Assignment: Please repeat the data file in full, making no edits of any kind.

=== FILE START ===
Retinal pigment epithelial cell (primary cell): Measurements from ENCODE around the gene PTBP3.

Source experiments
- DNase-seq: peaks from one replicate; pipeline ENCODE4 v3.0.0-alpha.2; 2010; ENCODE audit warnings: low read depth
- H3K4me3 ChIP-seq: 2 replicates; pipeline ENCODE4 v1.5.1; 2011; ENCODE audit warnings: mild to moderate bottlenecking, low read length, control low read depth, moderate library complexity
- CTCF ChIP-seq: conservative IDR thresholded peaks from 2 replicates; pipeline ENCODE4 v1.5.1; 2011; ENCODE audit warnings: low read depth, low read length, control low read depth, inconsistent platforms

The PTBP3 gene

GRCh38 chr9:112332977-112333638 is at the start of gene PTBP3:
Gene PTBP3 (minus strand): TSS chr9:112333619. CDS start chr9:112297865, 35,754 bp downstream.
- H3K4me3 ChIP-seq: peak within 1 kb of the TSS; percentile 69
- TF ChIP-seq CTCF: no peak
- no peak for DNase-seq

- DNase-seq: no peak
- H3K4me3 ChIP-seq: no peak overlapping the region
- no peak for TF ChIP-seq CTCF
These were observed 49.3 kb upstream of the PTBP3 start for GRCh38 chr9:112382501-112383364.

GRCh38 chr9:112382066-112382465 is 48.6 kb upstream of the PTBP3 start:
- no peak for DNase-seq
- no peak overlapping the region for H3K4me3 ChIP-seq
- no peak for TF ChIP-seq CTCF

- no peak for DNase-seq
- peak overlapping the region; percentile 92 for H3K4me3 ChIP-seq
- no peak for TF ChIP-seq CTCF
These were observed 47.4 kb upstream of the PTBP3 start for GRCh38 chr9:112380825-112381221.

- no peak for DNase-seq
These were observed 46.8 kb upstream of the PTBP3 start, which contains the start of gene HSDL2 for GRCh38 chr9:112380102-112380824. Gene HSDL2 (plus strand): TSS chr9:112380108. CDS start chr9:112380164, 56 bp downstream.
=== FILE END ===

Retinal pigment epithelial cell (primary cell): Measurements from ENCODE around the gene PTBP3.

Source experiments
- DNase-seq: peaks from one replicate; pipeline ENCODE4 v3.0.0-alpha.2; 2010; ENCODE audit warnings: low read depth
- H3K4me3 ChIP-seq: 2 replicates; pipeline ENCODE4 v1.5.1; 2011; ENCODE audit warnings: mild to moderate bottlenecking, low read length, control low read depth, moderate library complexity
- CTCF ChIP-seq: conservative IDR thresholded peaks from 2 replicates; pipeline ENCODE4 v1.5.1; 2011; ENCODE audit warnings: low read depth, low read length, control low read depth, inconsistent platforms

The PTBP3 gene

GRCh38 chr9:112332977-112333638 is at the start of gene PTBP3:
Gene PTBP3 (minus strand): TSS chr9:112333619. CDS start chr9:112297865, 35,754 bp downstream.
- H3K4me3 ChIP-seq: peak within 1 kb of the TSS; percentile 69
- TF ChIP-seq CTCF: no peak
- no peak for DNase-seq

- DNase-seq: no peak
- H3K4me3 ChIP-seq: no peak overlapping the region
- no peak for TF ChIP-seq CTCF
These were observed 49.3 kb upstream of the PTBP3 start for GRCh38 chr9:112382501-112383364.

GRCh38 chr9:112382066-112382465 is 48.6 kb upstream of the PTBP3 start:
- no peak for DNase-seq
- no peak overlapping the region for H3K4me3 ChIP-seq
- no peak for TF ChIP-seq CTCF

- no peak for DNase-seq
- peak overlapping the region; percentile 92 for H3K4me3 ChIP-seq
- no peak for TF ChIP-seq CTCF
These were observed 47.4 kb upstream of the PTBP3 start for GRCh38 chr9:112380825-112381221.

- no peak for DNase-seq
These were observed 46.8 kb upstream of the PTBP3 start, which contains the start of gene HSDL2 for GRCh38 chr9:112380102-112380824. Gene HSDL2 (plus strand): TSS chr9:112380108. CDS start chr9:112380164, 56 bp downstream.